plastic water bottle holders 3

I have seen other plastic and carbon fiber holders, but I can’t comment on any of them. All I can say is I am well satisfied with the ones I have. I took a water bottle into the store with me to see how the various water bottle holders fit and held my stainless steel Thermos water bottle. These plastic ones I got fit and worked the best. The carbon fiber ones are, of course, extremely expensive and as far as I am concerned there isn’t that much difference in their weight vs. these plastic ones.

Here are pictures of the two I have …

my water bottle plastic holder my water bottle plastic holder 2

There are water bottle holders which are adjustable so that they will snugly hold various size (diameter) bottles. Personally I don’t think I would put much faith in them holding up. I would be very suspicious of the adjustment mechanism lasting as I think it would be a weak point and likely break or fail.

adjustable water bottle holder

Speaking of failing … one trike rider recently reported that he rides thru the winter in bitter cold temperatures. He said that the plastic holders will shatter in the sub zero weather so he has to use metal holders. For me, I think I would be more concerned about myself shattering going out in that kind of weather. 🙂

There are also holders which strap the bottle in securely. They work okay, but it is not likely that you could readily and easily get a bottle out of it while riding along.

strapped in water bottle holder

I use an elastic wristband around my stainless steel bottle  to hold it securely in the vertical mounted holder on my seat back so it can’t “pop out” hitting a bump. It is still easy to remove from the holder if I want to do so while riding. Of course, I use the water bottle located on top of the boom as my main source until I empty it. I might add that it rides okay in that holder. So far it has never popped out of it hitting a bump.

wristband on water bottle water-bottle-in-holder-with-elastic-band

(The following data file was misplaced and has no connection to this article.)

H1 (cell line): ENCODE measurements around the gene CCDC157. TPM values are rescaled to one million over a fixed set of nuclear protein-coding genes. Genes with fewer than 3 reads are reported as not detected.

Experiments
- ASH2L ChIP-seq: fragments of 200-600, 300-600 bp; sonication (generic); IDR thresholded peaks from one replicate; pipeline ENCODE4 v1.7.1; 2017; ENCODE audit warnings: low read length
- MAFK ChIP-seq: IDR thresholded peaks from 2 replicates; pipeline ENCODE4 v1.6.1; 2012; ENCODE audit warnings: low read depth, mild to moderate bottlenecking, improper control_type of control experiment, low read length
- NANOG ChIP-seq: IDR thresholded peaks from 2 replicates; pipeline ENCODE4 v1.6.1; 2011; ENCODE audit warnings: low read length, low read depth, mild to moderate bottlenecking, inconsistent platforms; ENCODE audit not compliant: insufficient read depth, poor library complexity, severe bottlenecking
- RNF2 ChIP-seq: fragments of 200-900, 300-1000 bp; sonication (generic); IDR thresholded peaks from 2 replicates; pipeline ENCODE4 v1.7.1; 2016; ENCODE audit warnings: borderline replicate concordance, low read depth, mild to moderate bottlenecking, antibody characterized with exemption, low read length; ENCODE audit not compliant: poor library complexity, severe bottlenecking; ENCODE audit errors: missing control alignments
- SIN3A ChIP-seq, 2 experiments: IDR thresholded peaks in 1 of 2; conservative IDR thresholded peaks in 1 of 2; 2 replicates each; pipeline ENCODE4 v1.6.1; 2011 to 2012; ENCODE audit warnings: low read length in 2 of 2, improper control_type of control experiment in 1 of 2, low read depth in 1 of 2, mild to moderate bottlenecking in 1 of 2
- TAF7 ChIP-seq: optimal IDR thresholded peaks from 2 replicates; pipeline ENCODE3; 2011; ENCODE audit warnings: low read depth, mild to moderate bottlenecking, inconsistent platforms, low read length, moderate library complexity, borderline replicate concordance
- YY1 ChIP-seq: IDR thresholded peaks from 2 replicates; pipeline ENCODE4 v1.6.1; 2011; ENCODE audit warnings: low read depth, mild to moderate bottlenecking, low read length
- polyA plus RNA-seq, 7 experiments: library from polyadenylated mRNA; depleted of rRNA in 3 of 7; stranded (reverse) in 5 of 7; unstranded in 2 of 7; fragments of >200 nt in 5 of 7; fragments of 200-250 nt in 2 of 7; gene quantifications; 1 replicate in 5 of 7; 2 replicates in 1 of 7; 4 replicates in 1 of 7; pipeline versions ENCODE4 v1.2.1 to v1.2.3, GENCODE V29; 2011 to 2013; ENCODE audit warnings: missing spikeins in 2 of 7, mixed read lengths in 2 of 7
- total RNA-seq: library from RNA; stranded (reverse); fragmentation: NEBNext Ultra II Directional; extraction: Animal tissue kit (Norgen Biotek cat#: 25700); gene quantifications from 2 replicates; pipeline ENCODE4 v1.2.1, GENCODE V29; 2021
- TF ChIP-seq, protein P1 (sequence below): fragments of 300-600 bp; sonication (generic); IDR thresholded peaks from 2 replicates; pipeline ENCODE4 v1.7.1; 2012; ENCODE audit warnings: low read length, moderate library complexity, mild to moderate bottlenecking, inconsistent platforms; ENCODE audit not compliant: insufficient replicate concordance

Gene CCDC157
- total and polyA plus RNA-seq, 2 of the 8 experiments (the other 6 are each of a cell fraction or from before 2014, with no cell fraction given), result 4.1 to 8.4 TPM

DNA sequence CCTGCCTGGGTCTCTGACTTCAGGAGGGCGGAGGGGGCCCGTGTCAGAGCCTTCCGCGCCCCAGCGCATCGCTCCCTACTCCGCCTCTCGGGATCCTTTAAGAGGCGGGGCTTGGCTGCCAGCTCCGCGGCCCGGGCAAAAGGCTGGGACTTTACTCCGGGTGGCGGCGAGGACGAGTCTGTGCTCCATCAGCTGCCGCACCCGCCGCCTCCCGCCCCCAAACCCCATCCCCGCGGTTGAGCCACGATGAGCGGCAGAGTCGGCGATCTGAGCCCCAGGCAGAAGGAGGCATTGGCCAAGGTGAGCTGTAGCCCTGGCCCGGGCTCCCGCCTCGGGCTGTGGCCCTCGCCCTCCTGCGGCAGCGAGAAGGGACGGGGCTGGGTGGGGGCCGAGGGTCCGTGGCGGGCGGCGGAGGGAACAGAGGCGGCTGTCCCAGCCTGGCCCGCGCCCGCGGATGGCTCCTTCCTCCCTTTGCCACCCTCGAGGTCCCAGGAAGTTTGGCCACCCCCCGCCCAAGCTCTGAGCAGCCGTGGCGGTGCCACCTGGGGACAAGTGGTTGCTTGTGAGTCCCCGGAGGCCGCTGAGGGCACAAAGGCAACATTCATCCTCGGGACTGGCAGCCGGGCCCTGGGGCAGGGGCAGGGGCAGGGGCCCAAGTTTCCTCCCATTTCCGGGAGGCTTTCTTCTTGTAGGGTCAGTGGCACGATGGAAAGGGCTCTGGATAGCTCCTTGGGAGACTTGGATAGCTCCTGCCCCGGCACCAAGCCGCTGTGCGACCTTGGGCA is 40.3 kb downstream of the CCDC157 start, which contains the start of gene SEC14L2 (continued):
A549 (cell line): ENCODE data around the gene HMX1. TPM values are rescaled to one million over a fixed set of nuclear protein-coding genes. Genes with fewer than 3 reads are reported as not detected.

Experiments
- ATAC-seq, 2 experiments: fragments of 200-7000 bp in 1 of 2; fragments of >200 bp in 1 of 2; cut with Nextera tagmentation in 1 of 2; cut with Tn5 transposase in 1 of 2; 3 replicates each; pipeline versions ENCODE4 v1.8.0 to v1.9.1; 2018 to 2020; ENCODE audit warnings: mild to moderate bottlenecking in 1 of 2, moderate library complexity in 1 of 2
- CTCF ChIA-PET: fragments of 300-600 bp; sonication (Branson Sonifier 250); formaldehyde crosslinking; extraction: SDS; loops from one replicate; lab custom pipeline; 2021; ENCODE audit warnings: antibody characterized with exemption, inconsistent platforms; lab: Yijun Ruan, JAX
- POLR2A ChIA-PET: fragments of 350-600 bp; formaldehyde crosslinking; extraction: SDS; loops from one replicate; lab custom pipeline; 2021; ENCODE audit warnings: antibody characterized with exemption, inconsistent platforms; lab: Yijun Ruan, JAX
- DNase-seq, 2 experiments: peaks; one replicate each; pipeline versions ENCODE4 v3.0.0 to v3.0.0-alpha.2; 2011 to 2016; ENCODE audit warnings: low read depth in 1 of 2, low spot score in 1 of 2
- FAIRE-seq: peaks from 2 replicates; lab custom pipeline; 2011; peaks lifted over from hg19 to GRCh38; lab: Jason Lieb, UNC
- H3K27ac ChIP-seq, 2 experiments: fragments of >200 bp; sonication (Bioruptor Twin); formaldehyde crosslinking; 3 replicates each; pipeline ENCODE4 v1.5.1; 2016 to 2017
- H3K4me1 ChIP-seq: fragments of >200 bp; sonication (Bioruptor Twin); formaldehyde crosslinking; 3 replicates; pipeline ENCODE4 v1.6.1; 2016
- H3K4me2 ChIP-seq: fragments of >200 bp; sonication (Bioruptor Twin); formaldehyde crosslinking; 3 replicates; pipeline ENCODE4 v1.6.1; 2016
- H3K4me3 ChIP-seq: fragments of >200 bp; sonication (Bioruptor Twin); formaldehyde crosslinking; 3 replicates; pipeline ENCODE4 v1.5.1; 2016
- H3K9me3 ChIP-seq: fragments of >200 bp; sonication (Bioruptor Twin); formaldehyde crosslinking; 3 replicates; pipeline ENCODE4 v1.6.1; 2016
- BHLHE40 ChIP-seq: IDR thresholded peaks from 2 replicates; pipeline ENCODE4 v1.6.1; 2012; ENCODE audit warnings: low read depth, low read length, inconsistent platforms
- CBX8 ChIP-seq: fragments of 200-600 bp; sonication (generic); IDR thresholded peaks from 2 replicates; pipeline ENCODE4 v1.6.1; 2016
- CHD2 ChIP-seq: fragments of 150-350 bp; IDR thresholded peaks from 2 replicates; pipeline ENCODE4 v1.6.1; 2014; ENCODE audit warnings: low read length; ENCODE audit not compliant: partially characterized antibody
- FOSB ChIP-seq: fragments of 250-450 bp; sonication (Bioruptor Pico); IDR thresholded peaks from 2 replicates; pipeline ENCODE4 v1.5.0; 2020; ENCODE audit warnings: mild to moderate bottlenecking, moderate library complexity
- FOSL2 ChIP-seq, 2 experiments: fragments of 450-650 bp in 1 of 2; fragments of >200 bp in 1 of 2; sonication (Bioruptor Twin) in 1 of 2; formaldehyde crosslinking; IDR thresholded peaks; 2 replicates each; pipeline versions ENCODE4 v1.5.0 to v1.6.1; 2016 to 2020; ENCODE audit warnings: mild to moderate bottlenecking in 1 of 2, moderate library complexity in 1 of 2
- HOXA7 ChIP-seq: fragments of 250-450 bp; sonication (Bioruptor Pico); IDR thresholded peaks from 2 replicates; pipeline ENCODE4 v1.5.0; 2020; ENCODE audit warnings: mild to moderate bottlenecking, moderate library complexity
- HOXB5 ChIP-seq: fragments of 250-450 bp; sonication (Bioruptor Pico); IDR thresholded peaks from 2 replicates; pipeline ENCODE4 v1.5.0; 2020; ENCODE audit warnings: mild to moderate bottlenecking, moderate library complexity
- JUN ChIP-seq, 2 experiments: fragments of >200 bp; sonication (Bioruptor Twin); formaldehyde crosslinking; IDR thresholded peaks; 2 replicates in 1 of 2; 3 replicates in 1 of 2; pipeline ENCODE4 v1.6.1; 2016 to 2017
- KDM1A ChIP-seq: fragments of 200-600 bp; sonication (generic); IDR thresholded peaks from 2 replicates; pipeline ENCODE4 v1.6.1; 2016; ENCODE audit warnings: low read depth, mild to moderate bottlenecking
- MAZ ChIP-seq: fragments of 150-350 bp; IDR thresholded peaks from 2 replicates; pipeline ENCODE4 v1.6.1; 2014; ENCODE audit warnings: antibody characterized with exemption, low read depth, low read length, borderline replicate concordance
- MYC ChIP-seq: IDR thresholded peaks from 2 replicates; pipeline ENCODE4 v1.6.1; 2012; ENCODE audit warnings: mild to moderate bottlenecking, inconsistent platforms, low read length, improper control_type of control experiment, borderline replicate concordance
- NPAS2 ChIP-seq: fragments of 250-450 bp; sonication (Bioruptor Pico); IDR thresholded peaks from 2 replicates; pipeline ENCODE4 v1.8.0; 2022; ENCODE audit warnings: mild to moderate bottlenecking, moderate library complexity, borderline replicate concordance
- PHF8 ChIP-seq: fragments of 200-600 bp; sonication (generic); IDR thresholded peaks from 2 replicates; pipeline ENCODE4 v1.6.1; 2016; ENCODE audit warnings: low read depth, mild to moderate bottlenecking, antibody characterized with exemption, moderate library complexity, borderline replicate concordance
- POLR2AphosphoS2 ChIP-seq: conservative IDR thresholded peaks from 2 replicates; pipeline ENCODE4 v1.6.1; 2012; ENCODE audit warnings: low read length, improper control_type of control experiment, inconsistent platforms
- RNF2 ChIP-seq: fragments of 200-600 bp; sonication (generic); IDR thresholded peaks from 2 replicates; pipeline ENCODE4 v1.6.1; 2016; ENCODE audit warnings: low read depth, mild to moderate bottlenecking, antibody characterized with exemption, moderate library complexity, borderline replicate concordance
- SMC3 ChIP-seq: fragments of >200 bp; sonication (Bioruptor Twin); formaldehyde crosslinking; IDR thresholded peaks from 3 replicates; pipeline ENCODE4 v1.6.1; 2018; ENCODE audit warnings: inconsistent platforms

I mentioned the stainless steel water bottles I use made by Thermos. You can see one of them in the picture above. I have written about all this before. Again, not all stainless steel water bottles are created equal, especially if you like having ice cold water with you. I have used other stainless and aluminum water bottles and they did not do well at all keeping ice from melting quickly. The Thermos brand bottles will do so for 2 to 3 days although I think they lose their ability to keep ice that long as they age. Mine will only keep ice now for 1 to 2 days. That is still quite good when compared to most other water bottles. The insulated plastic water bottles are a joke as far as their ability to keep ice from melting. I had 3 of them. They barely performed any better than the plain ol’ plastic water bottles. They did good to last 2 to 3 hours before the ice was melted.

I also have a pile of broken aluminum water bottle holders. Don’t ask me why I am holding onto them. Hmmmm, what is scrap aluminum selling for nowadays? Many years ago I would have repair welded them, but alas, I no longer have the welding equipment to do it.

If you are looking for good quality water bottle holders I highly recommend the ones I use. Most LBS stock them and you can, of course, order them online. They come in various colors (white, black, blue, red, and yellow). Sometimes you can even find them in a color which matches your trike. I didn’t find any green so I opted for the white. Besides, white doesn’t absorb heat like darker colors. Every little bit helps when it comes to helping the water to remain cold.

plastic water bottle holders

Stay well hydrated so you can  …

KEEP ON TRIKIN’

SIDE MOUNT KITS


Side_Mount_Expedition reduced

Convenience … that is what this is all about. Having some of the things we use most often right at our side within easy reach. Well, you can have it thanks to Steve Sussman at FinerRecliner. He offers them for Catrike trikes at this time. Here is one on a Villager …

Villager_w-CURVE_and_sidemount

Here is what Steve says about this product he sells:

This is a great way to keep snacks, camera, phone, gloves and other bring-alongs right at your fingertips, accessible while you ride…you don’t even need to get up!

The side mount kit accepts just about any brand handlebar bag. And it’s adjustable so you can set the bag height, fore-to-aft location and distance from the seat to suit you.

The kit’s “L” tube is also a great place to mount a beverage bottle.
We include the Topeak bottle bracket mount with each kit. And then
you can choose the cage that will work best for you.

The kit includes a 130mm mtb stem, “L” tube of 6061 thin wall
aluminum, end caps and the Topeak bottle cage mount.

Side Mount Kit for Catrikes – “L” tube, mtb stem, Topeak bottle cage mount………………………………………$53.00